September 15, 2018
My first foray in coding was brought by my interest in data science. At that time, I thought my background was good enough to transition from chemistry to data science. As a postdoc for a chemistry professor, I used to analyze data using multivariate data analysis. I then went to take an online course on data analysis. Udacity’s Data Analyst Nanodegree projects include one that is a little bit similar to what I used to do—analyze data on difference wine varietals.
For the project on exploratory data analysis using R, I chose the wine quality data set since I had some experience working with wine data from my Freshman Research Initiative days at UT. Back then, I was using a statistical software to analyze our research group’s data. We were making array sensors that can differentiate wine varietals. You can check out one work based on that here.
In the process, I learned about statistical pattern recognition, particularly linear discriminant analysis and principal component analysis. But now, I am learning exploratory data analysis. Back when I was doing the analysis on our wine research data, we never did any exploratory analysis. (Shame, shame.)
The main thing I learned from the Udacity course was how to load and manipulate csv files and create plots for univariate, bivariate and multivariate analysis. I also learned how to determine which variables contribute the most to a particular output variable at this stage of the analysis (even before any machine learning is done).
The wine quality data set is actually two files, one for the red wines and one for the white wines. I initially just wanted to use the red wines data set but thought about adding the white wines data set towards the end. So I looked for a way to combine two data sets in R and found the use of
rbind(). It was pretty easy but I figured that I needed to some manipulation of the individiual csv files after loading them in R using the
read.csv() command. The indiviual files have the same headers and the first one is X, the observation number, which I needed to get rid of prior to combining the two files. I also needed to create a new column, “type” which identifies the observations as red or white wine.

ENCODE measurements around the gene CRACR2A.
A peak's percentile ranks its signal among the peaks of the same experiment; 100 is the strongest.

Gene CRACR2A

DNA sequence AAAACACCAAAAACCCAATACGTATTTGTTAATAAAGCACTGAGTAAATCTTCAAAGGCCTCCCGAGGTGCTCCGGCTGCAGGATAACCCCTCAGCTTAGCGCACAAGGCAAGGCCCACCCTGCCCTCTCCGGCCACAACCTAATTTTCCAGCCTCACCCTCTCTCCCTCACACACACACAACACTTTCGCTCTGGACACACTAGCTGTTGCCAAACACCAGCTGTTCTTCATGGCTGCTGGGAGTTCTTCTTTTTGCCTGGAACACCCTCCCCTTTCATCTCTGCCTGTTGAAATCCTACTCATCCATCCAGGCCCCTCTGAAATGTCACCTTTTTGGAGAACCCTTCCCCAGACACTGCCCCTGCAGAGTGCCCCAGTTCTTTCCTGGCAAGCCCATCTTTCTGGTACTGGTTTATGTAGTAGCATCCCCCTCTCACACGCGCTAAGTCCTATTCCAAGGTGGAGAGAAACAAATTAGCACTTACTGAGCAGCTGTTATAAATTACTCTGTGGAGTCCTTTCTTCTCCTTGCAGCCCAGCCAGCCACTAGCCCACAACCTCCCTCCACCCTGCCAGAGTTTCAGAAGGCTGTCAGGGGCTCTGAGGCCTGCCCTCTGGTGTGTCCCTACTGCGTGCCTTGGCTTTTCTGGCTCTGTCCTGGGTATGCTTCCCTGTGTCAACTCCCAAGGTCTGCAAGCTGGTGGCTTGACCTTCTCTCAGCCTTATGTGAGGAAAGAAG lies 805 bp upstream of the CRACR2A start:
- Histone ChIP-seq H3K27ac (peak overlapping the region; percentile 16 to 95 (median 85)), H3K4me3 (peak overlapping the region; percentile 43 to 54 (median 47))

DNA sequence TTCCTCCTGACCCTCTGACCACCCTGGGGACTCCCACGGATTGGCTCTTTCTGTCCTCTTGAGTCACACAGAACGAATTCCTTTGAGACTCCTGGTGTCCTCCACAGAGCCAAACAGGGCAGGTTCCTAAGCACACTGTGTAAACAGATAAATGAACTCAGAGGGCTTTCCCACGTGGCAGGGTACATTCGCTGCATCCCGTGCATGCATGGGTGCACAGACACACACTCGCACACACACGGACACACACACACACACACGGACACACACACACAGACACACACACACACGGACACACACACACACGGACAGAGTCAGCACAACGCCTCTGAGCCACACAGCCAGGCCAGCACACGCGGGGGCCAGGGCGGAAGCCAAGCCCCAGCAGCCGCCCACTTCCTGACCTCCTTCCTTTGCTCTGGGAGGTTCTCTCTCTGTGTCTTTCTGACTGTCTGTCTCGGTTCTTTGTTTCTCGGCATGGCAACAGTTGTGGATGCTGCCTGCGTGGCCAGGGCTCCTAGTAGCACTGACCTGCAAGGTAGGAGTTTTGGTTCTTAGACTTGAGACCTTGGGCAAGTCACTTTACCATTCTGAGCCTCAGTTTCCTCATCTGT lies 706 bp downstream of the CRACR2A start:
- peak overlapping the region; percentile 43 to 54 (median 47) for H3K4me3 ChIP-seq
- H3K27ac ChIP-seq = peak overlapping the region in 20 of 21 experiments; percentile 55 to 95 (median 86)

# loading the files redwine <- read.csv('wineQualityReds.csv') whitewine <- read.csv('wineQualityWhites.csv') # removing the 'X' column redwine$X <- NULL whitewine$X <- NULL # creating the 'type' column; assigning "1" to red and "0" to white redwine$type <- 1 whitewine$type <- 0 # combining the two data frames to make another data frame wines <- rbind(redwine, whitewine)
The main goal I had in my exploratory data analysis was to determine which variables influence wine quality. There were 11 input variables given:
The output variable is “quality” which takes a value of 0 to 10, with 10 being the highest. “Quality” was an integer data type. The rest were numeric variables. I had to convert “quality” into a categorical variable to before analyzing the data. This site explains how to create factor variables and ordered factor variables.
There were three parts to the project. Univariate analysis mainly looks at histograms. Bivariate analysis allowed me to look at the relationships between two variables and multivariate analysis was the most challenging part. I practically spent most of my time contructing plots by trial and error. The awesome thing about it is that as you create the plots, the more you understand the data.